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Chocolate: Belly Up To The Bar


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Just blocks from Wrigley Field on Southport Avenue in Chicago, Ethel's Chocolate Lounge is nestled among a fashionable mix of bars, boutiques, and restaurants. Grazers who have already hit the nearby Cuban and sushi spots often stop in for a Dark Chocolate Creamy Caramel or Pi?a Colada Truffle before heading elsewhere for a cocktail. After 7 p.m. on weekends, it's nearly impossible to find a seat on one of the leather couches as patrons drink espresso-fueled hot cocoa and dip pound cake in milk-chocolate fondue.

Part coffee house, part Willy Wonka fantasyland, chocolate lounges like Ethel's are popping up across America. Mars, maker of confectionary stalwarts such as M&M's, has launched 10 Ethel's storefront locations in the Chicago area since 2005 and is expanding into other markets this year. The laid-back Moonstruck Chocolate Caf?, which opened in Portland back in 1993, now has seven locales, mostly in Oregon and Illinois. Bittersweet, tucked in a swanky strip of shops in San Francisco's Pacific Heights, has an international feel with delights from Europe, South America, and Africa. Leonidas Chocolate Caf?, started by a Belgium confectionary company that has been around for nearly a century, has two locations in Southern California that evoke the more classic feel of a sidewalk caf? in Brussels. And starting in June, chocophiles in Manhattan will be able to get a fix 24 hours a day when Max Brenner, a European-trained chocolatier, opens shops in Union Square and the East Village.

COMPLEX FLAVOR

The rise of the chocolate lounge parallels growing consumer appreciation for chocolate's complexities. "There are a lot of parallels between wine and chocolate," says Clay Gordon, a chocolate educator whose Web site is chocophile.com. Even the most discerning epicure would be impressed by the high-powered credentials of the cocoa bean. Wine has 200 to 300 chemical compounds that give each variety its distinct flavor and aroma. Chocolate has more than 1,500.

Add in the popularity of the Starbucks (SBUX) milieu, and the chocolate lounge is a recipe for success. "The environment heightens the experience," says John Haugh, president of Mars Retail & Gourmet Chocolate. It also heightens the prices. The typical $1.50 to $2.50 for a single truffle or piece of toffee is similar to a Starbucks-style markup for a cup of joe.

Even chocolate snobs would be impressed by the high-end morsels from Vosges Haut-Chocolat, sold in cities around the globe including London and Honolulu. Bright and sparse, the purple-accented boutique in Chicago's Lincoln Park has just three small tables, making it more of a grab-and-go kind of place. The selection is by far the most exotic and upscale of the lot. The Tlan Nacu truffles combine Mexican vanilla beans with dark chocolate. The Ancho chili powder and Ceylon cinnamon in the Red Fire truffle give the dark chocolate a spicy kick. The Aztec Truffle Collection, a 16-piece assortment that includes these two types, costs $38.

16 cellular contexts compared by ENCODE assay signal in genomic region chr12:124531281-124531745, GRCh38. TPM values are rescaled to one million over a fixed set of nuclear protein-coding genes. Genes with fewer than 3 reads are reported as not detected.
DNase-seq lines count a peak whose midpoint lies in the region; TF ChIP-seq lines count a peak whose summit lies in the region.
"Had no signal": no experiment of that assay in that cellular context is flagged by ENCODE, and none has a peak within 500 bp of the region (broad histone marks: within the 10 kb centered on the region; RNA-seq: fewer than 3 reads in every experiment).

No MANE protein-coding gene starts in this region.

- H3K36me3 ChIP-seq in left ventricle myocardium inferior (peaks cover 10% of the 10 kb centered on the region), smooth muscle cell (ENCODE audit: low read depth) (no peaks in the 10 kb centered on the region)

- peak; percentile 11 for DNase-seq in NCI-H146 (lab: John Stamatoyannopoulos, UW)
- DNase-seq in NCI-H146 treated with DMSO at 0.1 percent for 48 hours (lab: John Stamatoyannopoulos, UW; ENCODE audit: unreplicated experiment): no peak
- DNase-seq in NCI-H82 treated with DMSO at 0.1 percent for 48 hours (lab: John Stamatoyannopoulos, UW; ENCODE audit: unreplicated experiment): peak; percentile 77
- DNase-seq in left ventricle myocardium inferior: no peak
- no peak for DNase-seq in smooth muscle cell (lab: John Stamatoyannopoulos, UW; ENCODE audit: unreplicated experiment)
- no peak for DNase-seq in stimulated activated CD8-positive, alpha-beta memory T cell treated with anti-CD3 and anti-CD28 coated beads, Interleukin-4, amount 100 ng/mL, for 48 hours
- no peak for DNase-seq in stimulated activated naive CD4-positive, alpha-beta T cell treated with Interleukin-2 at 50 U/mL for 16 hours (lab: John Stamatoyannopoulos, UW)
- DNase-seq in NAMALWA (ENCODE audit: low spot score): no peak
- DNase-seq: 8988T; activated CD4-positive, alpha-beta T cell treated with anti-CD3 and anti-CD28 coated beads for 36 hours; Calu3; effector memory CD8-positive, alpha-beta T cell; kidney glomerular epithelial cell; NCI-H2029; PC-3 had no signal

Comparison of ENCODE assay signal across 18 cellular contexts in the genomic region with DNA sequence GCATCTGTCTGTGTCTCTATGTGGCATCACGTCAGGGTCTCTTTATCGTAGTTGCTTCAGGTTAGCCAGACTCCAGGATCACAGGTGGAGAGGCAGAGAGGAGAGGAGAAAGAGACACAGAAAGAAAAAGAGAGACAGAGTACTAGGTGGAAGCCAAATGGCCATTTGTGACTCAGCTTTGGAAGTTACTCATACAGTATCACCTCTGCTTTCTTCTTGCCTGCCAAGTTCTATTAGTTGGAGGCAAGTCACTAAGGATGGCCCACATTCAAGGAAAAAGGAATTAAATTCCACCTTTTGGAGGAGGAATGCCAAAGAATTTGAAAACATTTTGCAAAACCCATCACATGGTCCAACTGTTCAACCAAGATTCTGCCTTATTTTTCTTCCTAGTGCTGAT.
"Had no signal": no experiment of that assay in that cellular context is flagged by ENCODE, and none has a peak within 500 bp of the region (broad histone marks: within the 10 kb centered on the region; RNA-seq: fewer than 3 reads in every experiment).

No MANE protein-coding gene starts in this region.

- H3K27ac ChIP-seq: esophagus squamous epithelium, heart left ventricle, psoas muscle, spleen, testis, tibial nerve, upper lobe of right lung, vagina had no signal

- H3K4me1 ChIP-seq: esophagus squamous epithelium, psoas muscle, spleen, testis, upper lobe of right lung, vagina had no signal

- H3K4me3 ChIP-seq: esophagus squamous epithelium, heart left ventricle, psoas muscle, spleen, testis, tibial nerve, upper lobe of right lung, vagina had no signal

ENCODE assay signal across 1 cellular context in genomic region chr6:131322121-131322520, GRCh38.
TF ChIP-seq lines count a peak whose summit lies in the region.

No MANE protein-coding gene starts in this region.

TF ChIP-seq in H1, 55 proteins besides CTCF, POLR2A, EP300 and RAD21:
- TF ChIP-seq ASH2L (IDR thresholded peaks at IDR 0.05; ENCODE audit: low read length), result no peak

Ethel's offerings are far more basic. At $1.50 a piece, there's a little something for everybody, from the liquor-filled Chocolapolitan to the Passion Rumba, a chocolate stuffed with an oozy dose of fruit-flavored ganache. You can also find peanut-butter inspired treats like the Peanut Butter Cup, a fancy-schmancy version of a Reese's (HSY), and the PB&J, "like a peanut butter and jelly sandwich, dipped in chocolate fondue," says customer Molly Raymond, a corporate librarian.

With an understated Parisian-style elegance, La Maison du Chocolat in midtown Manhattan is both a chocolatier and patisserie. The coffee mousse cake ($6) pairs well with the semisweet hot chocolate ($8), one of the most popular items.

Atmosphere often gets equal billing with the confectionary delights at these chocolate dens. Charbonnel et Walker Chocolate Café in New York's Saks Fifth Avenue department store features a two-foot-high chocolate fountain. A conveyer belt showcases the ample selection of desserts, which include British-style flavors like banofee pie and more traditional treats.

At Jacques Torres Chocolate in New York's West Village, you can sip $3 hot chocolate or nosh on the mudslide cookies at $2.50 each while watching chefs turn cocoa beans into chocolate bars. The energy at Jacques Torres is great for kids. But the noise of the café can be a turnoff if you're looking for a quiet place to read.

Moonstruck plays up its Pacific northwest roots with a relaxed setting that encourages patrons to sit for a while and get comfortable. "Each café takes on the personality of its neighborhood," says Chief Operational Officer Delman Fuhrman. The café at the University of Illinois campus is open late, while a suburban Portland (Ore.) space draws families. It also has one of the most extensive drink menus, far outshining its truffle selection. The Peppermint Patty, a rich hot cocoa with steamed milk and mint, is the perfect partner for a lazy Sunday afternoon. Ice cream shakes like the Brown Cow, made with root beer, are reminiscent of old-fashioned soda shops.

Made from Belgian chocolate melted on site, the hot confections at Leonidas ($2.65 to $4.80) get high marks. At the Pasadena store, the best sellers are the Raspberry Rhapsody (hot cocoa with a shot of raspberry flavor) and the Mexican Cocoa (a blend of almond, cinnamon, vanilla, and chocolate). They may not have the same jolt as a Starbucks drink. But as far as the experience, a choco lounge is a tasty alternative.

By Adrienne Carter, with Lauren Young and Susann Rutledge in New York, Larry Armstrong in Pasadena, Calif., and bureau reports


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